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The White House
Office of the Press Secretary
For Immediate Release

Press Gaggle by Press Secretary Jay Carney Aboard Air Force One, 4/24/12

Aboard Air Force One
En Route North Carolina

11:30 A.M. EDT

MR. CARNEY:  I have no announcements to make at the top except to welcome you on Air Force One today as we make our way to North Carolina for our first stop on a two-day, three-stop college tour, where the President will -- on which the President will discuss the vital importance that Congress follow his lead and decide to not allow interest rates to double for student loans, as they will for 7.4 million young Americans on July 1st.

With that, I'll take your questions.

Q    Jay, I have two quick questions on the student loans.  It seems the debate on the Hill is more about how to pay to extend these than actually whether to extend the rates.  So who is the President trying to convince?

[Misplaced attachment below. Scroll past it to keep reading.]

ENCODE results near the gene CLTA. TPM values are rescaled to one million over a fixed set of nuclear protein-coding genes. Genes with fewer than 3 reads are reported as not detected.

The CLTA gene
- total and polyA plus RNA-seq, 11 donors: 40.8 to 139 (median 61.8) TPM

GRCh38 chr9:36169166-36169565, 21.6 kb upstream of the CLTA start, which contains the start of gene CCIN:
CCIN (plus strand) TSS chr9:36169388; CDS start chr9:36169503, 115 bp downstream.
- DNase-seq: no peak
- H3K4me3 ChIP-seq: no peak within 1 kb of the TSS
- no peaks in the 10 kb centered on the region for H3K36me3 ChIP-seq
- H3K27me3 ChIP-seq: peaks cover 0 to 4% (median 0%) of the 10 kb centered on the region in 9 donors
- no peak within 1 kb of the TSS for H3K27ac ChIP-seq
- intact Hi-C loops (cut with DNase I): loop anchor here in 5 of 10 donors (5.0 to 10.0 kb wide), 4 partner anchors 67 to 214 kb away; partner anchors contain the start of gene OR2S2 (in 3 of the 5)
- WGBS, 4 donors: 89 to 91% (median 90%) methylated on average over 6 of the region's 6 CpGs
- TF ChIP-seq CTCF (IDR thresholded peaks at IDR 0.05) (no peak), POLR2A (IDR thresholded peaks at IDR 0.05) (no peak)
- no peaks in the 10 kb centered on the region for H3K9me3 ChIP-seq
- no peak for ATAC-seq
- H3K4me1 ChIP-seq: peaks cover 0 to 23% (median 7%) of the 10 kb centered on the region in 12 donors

MR. CARNEY:  Well, there's a couple of things here.  First of all, we welcome any support that is out there for the idea that we need to take action to make sure that these interest rates do not double.  It is certainly welcome, although ironic, that those who fervently support the Ryan budget, which would double interest rates for student loans, some of whom now say they want to not have that happen.

Obviously how we pay for it is important.  We absolutely believe it ought to be paid for.  There are a number of alternatives for pay-fors that exist in the President's budget proposal.  And I know that that's being discussed on the Hill and we are discussing it with the Hill.